Since its initial detection in late 2019, the SARS-CoV-2 (COVID-19) virus has brought with it a series of embodied and psychosocial implications that cannot be sufficiently articulated within a biomedical paradigm. From business closures and government-imposed curfews, through to widespread job losses, home-schooling requirements and stay-at-home mandates, the COVID-19 crisis has emerged not just as a virus, but also as a profoundly social and psychological phenomenon in which an ever-expanding entanglement of humans, places, spaces, objects and technologies is enmeshed.

In numerous countries, infection control directives have required people to not only change many of their social behaviours, but also actively adjust and pay attention to their own embodiment. To prevent infection, people have been asked to adhere to strict handwashing regimens, wear facemasks, refrain from hugging and handshaking, and forego group leisure activities such as sporting and music events. Moreover, as Dahiya (2020) has recently argued, the lived realities of life in the COVID-19 pandemic have a distinctly phenomenological component, as people are repeatedly required to confront the nature of not only their own embodiment, but also their inter-embodiment with other people, places and objects.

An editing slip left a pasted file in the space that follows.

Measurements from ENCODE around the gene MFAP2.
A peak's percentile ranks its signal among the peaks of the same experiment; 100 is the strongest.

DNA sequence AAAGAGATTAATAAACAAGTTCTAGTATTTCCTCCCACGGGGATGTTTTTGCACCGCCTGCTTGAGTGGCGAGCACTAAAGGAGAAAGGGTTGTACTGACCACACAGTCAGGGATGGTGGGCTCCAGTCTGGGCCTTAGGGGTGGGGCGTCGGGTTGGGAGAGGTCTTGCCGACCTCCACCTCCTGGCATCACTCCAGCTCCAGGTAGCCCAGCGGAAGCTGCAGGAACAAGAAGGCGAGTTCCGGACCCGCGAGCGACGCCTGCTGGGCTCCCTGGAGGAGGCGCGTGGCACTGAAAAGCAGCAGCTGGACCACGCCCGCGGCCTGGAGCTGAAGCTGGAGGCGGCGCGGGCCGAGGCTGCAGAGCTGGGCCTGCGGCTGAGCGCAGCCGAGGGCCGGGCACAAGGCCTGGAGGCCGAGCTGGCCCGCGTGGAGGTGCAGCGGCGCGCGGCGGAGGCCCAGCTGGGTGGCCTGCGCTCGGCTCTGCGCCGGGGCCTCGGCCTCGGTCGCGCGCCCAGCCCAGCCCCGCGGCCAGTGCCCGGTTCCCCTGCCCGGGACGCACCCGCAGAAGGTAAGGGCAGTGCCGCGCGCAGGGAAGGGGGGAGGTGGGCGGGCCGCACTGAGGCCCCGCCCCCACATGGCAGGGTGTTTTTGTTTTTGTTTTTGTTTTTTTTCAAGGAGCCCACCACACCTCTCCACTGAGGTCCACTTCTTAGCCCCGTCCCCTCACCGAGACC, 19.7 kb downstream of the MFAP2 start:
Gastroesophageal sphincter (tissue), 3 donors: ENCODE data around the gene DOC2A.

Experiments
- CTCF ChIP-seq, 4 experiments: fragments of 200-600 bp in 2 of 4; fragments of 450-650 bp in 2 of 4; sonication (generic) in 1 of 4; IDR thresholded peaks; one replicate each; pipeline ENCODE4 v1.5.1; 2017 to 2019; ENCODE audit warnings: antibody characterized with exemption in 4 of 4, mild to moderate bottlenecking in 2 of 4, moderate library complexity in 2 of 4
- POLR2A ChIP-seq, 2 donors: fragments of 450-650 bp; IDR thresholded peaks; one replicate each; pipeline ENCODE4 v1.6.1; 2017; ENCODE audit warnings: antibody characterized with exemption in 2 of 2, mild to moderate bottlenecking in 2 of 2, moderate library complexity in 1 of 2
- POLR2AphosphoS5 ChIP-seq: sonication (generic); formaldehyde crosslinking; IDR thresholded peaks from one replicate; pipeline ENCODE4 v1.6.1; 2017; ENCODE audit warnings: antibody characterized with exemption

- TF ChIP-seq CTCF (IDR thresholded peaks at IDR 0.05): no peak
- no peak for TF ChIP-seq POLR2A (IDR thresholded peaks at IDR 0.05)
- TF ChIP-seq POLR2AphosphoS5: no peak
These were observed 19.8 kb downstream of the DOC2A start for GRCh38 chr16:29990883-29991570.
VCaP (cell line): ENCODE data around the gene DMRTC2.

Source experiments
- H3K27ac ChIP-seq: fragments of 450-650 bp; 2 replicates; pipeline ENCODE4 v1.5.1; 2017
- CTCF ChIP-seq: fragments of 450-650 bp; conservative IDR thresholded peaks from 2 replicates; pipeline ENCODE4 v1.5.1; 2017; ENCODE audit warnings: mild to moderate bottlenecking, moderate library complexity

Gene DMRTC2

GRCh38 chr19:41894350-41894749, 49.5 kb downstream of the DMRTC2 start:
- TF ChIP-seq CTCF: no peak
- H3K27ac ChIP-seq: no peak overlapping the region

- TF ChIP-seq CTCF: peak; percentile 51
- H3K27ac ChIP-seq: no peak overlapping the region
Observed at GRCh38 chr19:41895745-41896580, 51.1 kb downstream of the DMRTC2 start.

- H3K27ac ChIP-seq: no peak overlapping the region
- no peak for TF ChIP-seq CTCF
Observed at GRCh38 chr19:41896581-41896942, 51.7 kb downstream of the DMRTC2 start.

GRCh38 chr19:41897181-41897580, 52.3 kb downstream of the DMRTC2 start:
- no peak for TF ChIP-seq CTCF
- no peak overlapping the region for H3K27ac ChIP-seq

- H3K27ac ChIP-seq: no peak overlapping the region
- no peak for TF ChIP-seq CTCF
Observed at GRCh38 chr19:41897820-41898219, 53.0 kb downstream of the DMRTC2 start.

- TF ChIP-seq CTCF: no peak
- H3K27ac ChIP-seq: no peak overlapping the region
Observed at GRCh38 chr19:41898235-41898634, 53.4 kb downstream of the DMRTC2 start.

Concepts of ‘corporeal entanglement’, ‘risk’, ‘trust’ and ‘uncertainty’ are at the heart of many of these changes. Indeed, who we touch, when we touch them and who we share indoor spaces with have all become pressing personal, social and, at times, political issues. Not surprisingly, then, nascent scholarship into the psychosocial impacts of the pandemic now calls for new ways of understanding the interconnection of our corporealities, socialities, psychologies and intimacies during this time (Ward, 2020).

In this article I use a more-than-human theoretical lens to discuss findings from a larger qualitative research project into the ways in which Australian solo-practice psychologists used telehealth technologies to build and maintain therapeutic relationships online. Captured and theorised here are the moments in which surveyed therapists reflected on the physical absence of the therapeutic consulting room, and how telepsychology consultations required them to negotiate new kinds of embodied relationalities and power dynamics with their clients. Changes to therapist body language, eye contact and verbal/non-verbal encouragers are addressed and considered against a backdrop of client-end interruptions, fluctuating internet connectivity and technical lags affecting audiovisual quality. Observations developed in this article are centred on survey responses conducted for the above-mentioned study. The psychosocial context, theoretical underpinning and methodology of this larger research are discussed throughout.